Office: Stokes Hall, Office S366
Ph.D. Candidate in History, Boston College
M.A. in History, Central Michigan University, 2010
B.A. with Honours in History, University of Strathclyde, 2009
In 2016-17, I will be completing my doctoral dissertation in History thanks to a Dissertation Fellowship generously awarded by the Morrissey Graduate School of Arts & Sciences at Boston College. My research investigates the British Empire’s legal and political consolidation in the early modern world, and in particular how the commercial, national, and religious identities of its subjects shaped this process.
My dissertation-in-progress, entitled Covenants and Commerce: Scottish Networks and the Making of the British Atlantic World, explores the Empire’s transformation from a diffuse, polyglot collection of subject realms in the mid-seventeenth century into a bureaucratic, centralized, imperial state by the mid-eighteenth through the experiences of Scottish Presbyterians within it. In the decades before the Treaty of Union of 1707 that created the United Kingdom, Scots were considered legal and political outsiders within England’s overseas empire. Nevertheless, they lived and worked inside it in considerable numbers and claimed they had every right to do so on account of their status as white, Protestant, English-speaking subjects of the Stuart monarchy. My project traces their initial exclusion under King Charles II in 1661 and their subsequent efforts to remain included, in spite of laws like the Navigation Acts, throughout the later seventeenth century. They leveraged commercial and religious relationships with Englishmen who were not inclined to show absolute fealty to their sovereign, as well as connections to the Crown’s Dutch and French rivals, to become wealthy merchants and influential ministers in the Atlantic World.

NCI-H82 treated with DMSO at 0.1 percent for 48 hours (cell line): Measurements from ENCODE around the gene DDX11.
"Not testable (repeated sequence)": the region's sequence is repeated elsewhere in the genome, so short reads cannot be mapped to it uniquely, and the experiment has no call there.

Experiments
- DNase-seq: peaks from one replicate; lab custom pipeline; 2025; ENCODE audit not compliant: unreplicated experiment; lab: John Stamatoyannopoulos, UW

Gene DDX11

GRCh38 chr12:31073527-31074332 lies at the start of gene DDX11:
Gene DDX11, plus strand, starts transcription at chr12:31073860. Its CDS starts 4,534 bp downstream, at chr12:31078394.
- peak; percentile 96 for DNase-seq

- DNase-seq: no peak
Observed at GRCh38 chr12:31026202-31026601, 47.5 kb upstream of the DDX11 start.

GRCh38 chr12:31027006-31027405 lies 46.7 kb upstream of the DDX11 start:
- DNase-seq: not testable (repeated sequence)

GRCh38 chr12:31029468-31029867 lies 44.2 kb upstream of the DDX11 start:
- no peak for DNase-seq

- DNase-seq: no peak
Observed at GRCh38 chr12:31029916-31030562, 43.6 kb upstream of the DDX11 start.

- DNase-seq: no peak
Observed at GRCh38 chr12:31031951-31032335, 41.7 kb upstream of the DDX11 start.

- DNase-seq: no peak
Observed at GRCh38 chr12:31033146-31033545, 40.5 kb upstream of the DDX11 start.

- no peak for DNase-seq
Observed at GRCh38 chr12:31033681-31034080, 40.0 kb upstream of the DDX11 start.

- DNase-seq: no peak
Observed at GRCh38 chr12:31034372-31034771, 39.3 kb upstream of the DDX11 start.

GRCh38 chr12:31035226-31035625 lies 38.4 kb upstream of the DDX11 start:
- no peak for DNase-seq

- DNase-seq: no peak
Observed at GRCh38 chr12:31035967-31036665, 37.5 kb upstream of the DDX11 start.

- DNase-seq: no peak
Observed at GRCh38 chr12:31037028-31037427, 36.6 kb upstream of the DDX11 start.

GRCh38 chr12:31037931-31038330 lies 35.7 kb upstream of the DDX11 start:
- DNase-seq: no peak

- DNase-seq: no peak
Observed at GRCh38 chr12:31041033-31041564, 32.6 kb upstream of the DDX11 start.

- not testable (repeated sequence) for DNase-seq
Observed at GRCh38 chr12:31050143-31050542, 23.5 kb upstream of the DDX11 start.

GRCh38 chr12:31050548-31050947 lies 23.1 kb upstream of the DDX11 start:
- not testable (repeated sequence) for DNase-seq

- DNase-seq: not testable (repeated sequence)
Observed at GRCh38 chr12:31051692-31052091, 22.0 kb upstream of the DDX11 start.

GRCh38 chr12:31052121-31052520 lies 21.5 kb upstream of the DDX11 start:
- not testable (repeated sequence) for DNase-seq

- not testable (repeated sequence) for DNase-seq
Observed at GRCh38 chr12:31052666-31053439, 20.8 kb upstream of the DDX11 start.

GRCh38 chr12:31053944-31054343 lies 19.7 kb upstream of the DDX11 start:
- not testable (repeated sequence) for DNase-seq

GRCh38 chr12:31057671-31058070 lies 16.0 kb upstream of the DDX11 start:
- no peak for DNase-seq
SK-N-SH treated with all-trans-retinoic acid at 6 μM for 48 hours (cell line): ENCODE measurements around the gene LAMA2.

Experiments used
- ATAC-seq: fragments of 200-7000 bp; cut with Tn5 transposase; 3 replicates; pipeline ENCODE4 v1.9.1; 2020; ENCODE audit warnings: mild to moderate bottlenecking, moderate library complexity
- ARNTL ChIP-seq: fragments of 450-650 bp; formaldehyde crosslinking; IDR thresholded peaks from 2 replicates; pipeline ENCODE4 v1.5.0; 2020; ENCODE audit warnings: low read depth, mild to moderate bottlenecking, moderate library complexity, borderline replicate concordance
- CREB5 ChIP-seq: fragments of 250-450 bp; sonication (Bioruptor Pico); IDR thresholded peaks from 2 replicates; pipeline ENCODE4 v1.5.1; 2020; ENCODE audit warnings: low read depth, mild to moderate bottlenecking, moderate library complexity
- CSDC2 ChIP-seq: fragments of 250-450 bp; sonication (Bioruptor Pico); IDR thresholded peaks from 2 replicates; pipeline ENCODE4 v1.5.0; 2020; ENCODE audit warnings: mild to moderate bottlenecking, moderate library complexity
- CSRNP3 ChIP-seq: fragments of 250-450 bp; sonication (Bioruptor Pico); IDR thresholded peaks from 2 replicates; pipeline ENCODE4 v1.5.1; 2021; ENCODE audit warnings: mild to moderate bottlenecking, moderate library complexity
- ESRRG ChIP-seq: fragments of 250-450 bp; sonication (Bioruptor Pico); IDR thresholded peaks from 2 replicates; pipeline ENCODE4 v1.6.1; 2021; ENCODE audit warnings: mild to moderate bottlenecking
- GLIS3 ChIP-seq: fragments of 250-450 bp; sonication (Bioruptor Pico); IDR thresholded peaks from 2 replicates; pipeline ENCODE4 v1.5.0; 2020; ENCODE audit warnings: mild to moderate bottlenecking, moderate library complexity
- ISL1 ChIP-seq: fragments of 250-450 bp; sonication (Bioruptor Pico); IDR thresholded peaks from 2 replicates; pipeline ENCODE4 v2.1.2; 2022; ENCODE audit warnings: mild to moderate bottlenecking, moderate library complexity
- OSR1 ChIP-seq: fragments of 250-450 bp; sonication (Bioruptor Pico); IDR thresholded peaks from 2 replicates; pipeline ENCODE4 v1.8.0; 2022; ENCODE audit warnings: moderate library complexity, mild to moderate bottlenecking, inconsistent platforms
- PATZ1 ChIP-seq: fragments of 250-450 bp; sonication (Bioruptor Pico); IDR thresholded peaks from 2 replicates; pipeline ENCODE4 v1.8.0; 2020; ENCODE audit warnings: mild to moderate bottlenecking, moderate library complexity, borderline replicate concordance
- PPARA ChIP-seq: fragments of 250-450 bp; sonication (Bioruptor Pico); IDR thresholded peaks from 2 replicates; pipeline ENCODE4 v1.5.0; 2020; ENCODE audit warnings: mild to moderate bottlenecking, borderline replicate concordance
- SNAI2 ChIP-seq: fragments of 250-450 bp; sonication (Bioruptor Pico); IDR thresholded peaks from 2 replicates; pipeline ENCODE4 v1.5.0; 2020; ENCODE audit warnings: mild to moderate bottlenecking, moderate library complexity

I conclude in Covenants and Commerce that Scottish efforts to evade and undermine English laws, whether successfully or not, exposed legal and political fault-lines in the nascent British Empire that motivated the Restoration monarchy - and after the Glorious Revolution, the English Parliament under William and Mary – to seek greater central control over their colonies and joint-stock companies worldwide. The Scots were, ironically, crucial to the success of this English imperial endeavor, first as scapegoats to blame for undermining the Empire’s security against its French rivals during the 1690s. When this approach proved so successful in pushing the Scots out that they instead actively challenged English colonial interests through their settlement on the Darien isthmus in 1698, the English government then pivoted to absorbing the Scots into its colonial empire in an effort to deploy them at the forefront of its efforts to grow the worldwide and now fully British Empire in the eighteenth century at the expense of France.
I have taught classes in both Atlantic and World History, with particular emphases on economic, immigration, imperial, and religious history in the early modern era. In 2015-2016, I received the Donald J. White Teaching Excellence Award from the Center for Teaching Excellence at Boston College in recognition of my graduate teaching. My dissertation research has been funded by the Colonial Williamsburg Foundation, the North American Conference on British Studies, the Strathmartine Trust, and the Society of Antiquaries of Scotland, and I have been invited to speak on my dissertation-in-progress at the Massachusetts Historical Society and the McNeil Center for Early American Studies. I am a contributing editor to the Colonial America digital manuscript series, published by Adam Matthew in 2015.